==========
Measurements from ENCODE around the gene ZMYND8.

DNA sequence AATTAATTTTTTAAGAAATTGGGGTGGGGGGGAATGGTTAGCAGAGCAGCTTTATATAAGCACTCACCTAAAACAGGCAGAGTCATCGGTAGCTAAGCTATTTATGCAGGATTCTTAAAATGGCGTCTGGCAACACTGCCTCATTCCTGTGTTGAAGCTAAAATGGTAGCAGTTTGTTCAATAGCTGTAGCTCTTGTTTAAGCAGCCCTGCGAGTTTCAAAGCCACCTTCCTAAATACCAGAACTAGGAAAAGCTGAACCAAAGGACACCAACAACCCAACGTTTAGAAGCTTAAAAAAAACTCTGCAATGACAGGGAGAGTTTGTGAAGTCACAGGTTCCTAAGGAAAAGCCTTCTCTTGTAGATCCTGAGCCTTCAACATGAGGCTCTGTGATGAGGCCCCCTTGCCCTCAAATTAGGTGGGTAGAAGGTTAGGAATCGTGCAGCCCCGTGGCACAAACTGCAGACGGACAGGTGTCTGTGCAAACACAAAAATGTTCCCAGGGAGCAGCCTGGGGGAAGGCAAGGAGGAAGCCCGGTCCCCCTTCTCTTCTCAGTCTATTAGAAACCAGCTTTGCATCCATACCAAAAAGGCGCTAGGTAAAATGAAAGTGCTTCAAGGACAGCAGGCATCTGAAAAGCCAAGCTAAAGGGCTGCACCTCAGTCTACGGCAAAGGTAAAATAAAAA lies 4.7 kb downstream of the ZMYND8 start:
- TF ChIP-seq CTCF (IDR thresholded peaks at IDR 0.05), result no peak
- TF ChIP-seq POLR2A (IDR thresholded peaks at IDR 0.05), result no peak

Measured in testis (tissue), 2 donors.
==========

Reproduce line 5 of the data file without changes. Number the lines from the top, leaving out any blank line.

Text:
Measured in testis (tissue), 2 donors.